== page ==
1 See page 166. See also a notice of Slidell's Letter in note 2. page 182.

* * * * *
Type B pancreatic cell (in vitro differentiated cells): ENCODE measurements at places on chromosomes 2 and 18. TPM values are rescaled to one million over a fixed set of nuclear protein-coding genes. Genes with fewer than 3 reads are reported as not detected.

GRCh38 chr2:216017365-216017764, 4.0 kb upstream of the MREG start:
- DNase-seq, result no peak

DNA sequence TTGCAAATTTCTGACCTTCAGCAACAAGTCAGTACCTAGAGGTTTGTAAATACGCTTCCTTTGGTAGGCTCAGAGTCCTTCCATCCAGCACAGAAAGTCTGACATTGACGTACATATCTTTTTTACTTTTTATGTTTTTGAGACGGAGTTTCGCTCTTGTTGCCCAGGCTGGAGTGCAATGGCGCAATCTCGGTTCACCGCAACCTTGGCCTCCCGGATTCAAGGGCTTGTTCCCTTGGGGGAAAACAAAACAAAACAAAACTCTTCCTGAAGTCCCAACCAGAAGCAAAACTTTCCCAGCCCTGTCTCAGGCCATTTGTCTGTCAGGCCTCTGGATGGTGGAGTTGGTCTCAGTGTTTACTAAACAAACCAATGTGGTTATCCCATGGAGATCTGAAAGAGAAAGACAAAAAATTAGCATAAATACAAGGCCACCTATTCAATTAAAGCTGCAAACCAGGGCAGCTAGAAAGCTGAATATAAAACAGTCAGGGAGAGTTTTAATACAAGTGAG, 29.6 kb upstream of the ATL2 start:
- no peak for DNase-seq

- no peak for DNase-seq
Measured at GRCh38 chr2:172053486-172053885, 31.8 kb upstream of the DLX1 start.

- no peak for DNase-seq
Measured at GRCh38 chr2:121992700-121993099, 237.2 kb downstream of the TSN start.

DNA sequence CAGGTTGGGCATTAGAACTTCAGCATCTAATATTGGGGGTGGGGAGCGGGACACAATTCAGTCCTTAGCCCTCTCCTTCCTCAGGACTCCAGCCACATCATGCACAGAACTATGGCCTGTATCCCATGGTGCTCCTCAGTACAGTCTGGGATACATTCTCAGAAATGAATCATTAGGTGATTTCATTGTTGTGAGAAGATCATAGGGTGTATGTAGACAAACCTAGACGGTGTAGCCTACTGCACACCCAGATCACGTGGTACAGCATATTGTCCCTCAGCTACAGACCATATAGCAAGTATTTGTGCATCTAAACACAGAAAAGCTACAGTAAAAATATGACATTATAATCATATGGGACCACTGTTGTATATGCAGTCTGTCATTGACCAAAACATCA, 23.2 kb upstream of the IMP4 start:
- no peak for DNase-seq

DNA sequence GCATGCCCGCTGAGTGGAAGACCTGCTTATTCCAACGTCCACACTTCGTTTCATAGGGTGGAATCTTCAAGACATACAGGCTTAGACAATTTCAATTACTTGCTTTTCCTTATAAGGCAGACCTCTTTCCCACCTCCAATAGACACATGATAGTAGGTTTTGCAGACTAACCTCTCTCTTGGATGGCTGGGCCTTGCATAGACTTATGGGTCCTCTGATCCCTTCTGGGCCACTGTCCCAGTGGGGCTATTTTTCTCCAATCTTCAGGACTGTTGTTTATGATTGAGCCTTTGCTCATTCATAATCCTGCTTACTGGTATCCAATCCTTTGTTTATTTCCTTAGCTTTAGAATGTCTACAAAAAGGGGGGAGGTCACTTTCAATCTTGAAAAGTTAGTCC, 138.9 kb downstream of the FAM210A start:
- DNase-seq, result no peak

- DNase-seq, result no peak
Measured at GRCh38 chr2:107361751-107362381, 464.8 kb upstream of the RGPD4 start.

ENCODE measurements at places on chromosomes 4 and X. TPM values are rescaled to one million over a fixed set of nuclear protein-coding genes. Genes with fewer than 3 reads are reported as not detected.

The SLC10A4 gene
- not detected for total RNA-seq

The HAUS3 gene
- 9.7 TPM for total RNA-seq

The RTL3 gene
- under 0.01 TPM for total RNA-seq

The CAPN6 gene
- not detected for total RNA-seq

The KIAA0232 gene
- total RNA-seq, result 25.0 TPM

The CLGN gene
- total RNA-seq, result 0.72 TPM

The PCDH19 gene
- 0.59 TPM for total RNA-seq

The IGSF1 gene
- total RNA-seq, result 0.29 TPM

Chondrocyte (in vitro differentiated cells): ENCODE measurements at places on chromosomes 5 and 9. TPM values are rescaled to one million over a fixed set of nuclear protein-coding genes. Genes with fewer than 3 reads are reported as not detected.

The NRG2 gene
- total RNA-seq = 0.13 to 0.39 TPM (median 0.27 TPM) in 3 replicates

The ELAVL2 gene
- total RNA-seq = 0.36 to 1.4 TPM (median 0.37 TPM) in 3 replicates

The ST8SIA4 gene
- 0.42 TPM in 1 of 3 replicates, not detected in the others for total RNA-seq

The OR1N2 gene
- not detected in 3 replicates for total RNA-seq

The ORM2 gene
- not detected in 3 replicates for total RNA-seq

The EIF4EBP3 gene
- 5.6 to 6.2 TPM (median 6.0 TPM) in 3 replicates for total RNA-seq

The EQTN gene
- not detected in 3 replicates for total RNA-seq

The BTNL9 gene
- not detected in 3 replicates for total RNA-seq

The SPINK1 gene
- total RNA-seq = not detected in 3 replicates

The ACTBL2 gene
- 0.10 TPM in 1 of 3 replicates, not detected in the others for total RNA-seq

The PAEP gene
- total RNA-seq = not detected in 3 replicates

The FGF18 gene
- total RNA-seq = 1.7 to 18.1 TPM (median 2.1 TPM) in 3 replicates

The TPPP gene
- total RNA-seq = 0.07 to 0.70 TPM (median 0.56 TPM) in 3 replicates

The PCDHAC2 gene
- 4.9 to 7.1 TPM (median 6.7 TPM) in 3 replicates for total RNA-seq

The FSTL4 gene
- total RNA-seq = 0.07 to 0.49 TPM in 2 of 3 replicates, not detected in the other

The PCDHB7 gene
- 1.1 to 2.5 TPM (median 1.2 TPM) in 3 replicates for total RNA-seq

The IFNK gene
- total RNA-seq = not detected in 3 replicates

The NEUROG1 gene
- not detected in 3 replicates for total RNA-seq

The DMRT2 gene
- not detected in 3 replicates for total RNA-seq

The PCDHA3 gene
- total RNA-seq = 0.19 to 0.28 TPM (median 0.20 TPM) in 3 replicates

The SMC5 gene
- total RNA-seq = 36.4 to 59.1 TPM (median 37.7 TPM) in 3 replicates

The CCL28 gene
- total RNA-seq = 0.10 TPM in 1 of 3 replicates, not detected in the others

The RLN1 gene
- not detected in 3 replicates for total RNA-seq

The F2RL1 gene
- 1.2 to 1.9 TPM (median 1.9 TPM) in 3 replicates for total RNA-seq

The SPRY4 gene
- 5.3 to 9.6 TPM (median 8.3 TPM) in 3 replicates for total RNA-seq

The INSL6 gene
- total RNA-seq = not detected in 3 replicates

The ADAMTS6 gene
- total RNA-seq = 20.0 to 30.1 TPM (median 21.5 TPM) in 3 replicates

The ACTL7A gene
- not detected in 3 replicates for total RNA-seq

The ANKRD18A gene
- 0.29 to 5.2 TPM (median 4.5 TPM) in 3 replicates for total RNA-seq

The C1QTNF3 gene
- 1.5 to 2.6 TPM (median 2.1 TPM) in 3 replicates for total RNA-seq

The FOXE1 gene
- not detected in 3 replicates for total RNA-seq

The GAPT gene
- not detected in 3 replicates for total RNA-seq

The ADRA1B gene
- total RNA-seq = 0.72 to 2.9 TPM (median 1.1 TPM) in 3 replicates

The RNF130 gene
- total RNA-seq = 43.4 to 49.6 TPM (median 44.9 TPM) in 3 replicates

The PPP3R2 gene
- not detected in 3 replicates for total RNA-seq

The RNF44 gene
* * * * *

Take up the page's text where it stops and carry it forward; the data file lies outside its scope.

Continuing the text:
In this the President acted consistently. He well knew that the political constitution of the two Houses at that time was such, that no Force-bill could be passed. Besides, Attorney-General Black had expressed his doubts whether Congress had the ability "to find constitutional powers to furnish the President with authority to use military force" in the execution of the laws; and in view of the position which he had assumed in his Annual Message on the subject of "coercion" and "subjugation of a State," he would feel in conscience bound to veto any Force-bill looking to such action. He did not ask Congress for any more power, nor did he give a word of encouragement to the loyal people that he would heed the warning voice of the veteran General Wool, and others, who implored the Government not to yield Fort Sumter to the insurgents, and thereby cause the kindling of a civil war. "So long as the United States keep possession of that fort," said Wool, "the independence of South Carolina will only be in name, and not in fact." Then, with prophetic words, whose predictions were fulfilled a few weeks later, he said:"If, however, it should be surrendered to South Carolina, the smothered indignation of the Free States would be roused beyond control. It would not be in the power, of any one to restrain it. In twenty days tro hundred thousand men would be in readiness to take vengeance on all who would betray the Union into the hands of its enemies. Be assured that I do not exaggerate the feelings of the people." The soldier, with a statesman's sagacity, correctly interpreted the will of that people.